As you know, the Broken Barnet web of informers spreads far and wide across the borough. And so we learn, via this network, of the experience of one resident attempting to contact the Hendon Hub consultation, in order to ask some very reasonable questions about the size of the fantasy new library alleged to be our Tory councillors' 'offer' in replacement for the listed, former flagship library next to the Town Hall. Which we know now they want to knock down.
We know now, from the careful investigation of local residents and campaigners, that not only do the plotters intend to try to demolish all but the facade of Hendon Library, but that rather than, as we thought, replace this with a purpose built 'state of the art' new library on the old council car park, it will merely consist of something shoved in the bottom of a block of student accommodation, on this site.
As you will have seen in the previous post, there are remarkably detailed, albeit carefully presented, illustrations of what the new buildings in the Burroughs would look like, if the plotters get their way, and there are images of the new student block which apparently will host a library on the ground floor. It is perfectly obvious that this new block is not huge, and is largely a rounded building, with restricted space. How much space? Doesn't say.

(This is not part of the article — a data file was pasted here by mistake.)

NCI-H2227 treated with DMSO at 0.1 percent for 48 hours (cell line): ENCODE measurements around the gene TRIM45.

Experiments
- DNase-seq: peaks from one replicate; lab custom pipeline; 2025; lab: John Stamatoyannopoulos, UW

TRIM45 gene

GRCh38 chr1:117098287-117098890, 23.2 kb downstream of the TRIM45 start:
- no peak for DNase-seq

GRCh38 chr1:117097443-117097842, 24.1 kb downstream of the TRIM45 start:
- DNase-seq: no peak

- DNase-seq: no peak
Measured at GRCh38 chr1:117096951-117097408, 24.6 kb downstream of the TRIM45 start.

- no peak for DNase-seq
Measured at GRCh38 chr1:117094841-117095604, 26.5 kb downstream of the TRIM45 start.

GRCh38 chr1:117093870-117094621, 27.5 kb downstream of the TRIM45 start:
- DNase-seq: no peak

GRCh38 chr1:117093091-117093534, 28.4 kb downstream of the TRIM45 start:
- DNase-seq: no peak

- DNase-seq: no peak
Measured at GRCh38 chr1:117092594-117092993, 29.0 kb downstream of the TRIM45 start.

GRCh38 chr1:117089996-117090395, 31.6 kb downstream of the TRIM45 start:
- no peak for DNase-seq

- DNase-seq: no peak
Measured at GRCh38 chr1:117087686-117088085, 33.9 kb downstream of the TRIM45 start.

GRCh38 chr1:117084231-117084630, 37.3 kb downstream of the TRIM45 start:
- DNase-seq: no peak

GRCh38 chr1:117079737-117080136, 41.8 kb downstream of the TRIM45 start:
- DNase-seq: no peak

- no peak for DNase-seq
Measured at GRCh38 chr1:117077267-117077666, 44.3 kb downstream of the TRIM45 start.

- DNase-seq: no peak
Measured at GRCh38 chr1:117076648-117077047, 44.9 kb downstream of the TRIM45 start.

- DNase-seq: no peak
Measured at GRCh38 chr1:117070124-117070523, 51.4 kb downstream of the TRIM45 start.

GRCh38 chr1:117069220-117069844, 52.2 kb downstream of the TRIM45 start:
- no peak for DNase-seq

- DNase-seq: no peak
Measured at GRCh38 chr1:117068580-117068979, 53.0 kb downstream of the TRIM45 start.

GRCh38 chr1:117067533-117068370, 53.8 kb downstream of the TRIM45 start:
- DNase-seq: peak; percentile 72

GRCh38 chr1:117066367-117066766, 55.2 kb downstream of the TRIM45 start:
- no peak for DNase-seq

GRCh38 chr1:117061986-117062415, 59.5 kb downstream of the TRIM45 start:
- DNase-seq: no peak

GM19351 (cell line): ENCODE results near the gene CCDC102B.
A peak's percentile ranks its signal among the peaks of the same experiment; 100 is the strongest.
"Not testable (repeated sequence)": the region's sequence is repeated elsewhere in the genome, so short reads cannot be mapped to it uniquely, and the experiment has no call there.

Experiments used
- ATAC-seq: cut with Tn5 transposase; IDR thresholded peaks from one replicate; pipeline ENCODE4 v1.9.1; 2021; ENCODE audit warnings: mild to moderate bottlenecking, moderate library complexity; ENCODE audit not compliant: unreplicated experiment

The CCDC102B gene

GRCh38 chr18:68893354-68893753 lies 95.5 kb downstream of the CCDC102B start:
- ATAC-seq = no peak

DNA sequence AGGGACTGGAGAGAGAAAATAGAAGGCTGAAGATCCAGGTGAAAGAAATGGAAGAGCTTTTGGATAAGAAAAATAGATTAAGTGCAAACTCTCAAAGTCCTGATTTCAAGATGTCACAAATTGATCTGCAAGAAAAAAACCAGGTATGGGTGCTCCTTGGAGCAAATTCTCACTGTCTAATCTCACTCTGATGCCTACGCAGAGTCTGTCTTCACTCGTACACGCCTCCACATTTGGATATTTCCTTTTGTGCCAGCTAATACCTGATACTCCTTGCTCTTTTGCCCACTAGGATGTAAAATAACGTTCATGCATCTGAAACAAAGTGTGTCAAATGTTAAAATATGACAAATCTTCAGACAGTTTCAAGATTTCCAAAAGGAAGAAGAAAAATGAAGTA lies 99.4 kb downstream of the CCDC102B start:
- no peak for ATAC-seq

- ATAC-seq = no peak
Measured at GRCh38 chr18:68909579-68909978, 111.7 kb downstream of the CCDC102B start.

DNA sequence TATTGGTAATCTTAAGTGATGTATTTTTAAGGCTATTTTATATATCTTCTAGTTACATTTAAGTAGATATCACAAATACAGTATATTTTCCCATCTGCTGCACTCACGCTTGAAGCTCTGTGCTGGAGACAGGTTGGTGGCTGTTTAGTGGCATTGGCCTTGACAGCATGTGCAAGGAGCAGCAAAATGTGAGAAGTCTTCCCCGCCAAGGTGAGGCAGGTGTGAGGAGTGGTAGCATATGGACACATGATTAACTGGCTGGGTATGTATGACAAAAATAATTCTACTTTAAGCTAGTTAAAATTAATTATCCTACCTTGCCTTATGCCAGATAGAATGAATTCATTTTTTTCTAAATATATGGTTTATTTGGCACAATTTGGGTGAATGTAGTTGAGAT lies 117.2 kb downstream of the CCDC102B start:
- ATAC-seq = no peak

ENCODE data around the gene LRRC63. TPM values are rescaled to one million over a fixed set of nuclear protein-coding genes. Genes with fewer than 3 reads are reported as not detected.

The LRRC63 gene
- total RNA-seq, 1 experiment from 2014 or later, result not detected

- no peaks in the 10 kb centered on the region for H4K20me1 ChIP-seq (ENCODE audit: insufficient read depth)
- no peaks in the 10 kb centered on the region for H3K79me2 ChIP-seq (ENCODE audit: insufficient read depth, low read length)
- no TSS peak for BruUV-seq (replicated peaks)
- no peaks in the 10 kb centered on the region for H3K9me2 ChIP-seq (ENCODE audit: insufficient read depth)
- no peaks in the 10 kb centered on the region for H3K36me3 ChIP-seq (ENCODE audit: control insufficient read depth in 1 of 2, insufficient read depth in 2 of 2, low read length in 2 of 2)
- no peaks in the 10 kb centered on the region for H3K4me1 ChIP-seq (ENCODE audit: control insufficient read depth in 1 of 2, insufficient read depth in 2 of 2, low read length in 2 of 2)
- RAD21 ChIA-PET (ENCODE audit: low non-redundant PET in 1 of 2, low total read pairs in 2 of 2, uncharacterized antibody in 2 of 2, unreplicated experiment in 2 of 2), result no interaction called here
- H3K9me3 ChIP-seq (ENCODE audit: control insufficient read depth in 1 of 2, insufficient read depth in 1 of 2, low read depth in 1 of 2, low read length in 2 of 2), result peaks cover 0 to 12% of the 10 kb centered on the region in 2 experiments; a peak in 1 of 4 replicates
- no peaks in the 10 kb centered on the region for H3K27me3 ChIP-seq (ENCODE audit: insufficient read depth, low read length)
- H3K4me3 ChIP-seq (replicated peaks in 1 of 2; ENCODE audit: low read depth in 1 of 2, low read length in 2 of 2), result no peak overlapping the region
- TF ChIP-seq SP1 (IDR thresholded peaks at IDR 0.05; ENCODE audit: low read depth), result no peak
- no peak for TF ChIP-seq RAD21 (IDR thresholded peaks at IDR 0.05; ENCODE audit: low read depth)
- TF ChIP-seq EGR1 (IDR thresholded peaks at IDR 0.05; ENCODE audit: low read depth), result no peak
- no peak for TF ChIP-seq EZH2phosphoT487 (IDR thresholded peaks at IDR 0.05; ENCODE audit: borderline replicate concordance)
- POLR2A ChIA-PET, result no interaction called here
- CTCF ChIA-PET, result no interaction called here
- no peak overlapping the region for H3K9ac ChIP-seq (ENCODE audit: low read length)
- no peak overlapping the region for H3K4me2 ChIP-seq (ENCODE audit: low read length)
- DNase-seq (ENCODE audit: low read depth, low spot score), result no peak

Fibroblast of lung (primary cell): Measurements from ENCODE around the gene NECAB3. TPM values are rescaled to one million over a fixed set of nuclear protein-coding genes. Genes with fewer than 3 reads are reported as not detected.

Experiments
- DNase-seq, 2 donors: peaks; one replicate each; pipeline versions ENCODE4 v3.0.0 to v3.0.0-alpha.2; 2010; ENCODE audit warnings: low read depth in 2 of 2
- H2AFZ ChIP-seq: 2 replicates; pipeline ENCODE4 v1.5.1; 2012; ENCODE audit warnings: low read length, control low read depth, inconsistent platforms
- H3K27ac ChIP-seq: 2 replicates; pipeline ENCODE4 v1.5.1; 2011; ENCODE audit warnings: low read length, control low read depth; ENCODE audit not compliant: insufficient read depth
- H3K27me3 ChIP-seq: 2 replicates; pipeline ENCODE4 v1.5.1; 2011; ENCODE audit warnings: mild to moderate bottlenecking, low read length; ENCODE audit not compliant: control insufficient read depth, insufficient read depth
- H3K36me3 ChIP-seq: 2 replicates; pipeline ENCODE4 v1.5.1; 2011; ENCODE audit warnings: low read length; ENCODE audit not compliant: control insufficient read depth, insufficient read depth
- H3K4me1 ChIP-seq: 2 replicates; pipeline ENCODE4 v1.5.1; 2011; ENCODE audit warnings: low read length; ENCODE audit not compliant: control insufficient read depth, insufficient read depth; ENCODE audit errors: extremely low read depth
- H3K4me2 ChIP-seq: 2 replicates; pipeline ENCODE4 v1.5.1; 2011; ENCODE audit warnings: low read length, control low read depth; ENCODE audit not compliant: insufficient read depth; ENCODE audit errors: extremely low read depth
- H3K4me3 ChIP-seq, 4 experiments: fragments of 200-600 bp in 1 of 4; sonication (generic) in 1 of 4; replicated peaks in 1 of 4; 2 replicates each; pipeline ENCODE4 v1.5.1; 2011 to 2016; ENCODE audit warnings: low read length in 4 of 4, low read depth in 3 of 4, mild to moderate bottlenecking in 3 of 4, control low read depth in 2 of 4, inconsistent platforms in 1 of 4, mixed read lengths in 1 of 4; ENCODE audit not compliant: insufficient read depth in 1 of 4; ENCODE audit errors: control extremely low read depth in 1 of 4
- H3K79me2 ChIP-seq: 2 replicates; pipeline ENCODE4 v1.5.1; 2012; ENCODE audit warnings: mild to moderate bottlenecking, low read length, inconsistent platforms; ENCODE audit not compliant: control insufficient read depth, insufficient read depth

One curious resident, let's call her Mrs X, rang the Hub phoneline. No response. Ansaphone. Left a message asking someone to call her back with more information about the new library. Someone did call her back later that day to say - person didn't know anything much about it, but would ask. Oh. About this new building then ... Was it a completely round building? She was told no, it was in fact a 'teardrop' shape. Ah.
Rang back next day and told Mrs X that sadly, she couldn't give her 'any numbers', because everything was 'too early 'in the planning stages, and the architect didn't know, and of course it all depended on what people wanted to see in the library. It wouldn't be smaller than what we had (how could it be?).